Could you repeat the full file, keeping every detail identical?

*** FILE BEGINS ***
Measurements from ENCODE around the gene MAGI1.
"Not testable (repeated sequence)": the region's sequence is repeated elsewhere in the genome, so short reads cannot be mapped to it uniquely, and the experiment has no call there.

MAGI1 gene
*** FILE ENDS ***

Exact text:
Measurements from ENCODE around the gene MAGI1.
"Not testable (repeated sequence)": the region's sequence is repeated elsewhere in the genome, so short reads cannot be mapped to it uniquely, and the experiment has no call there.

MAGI1 gene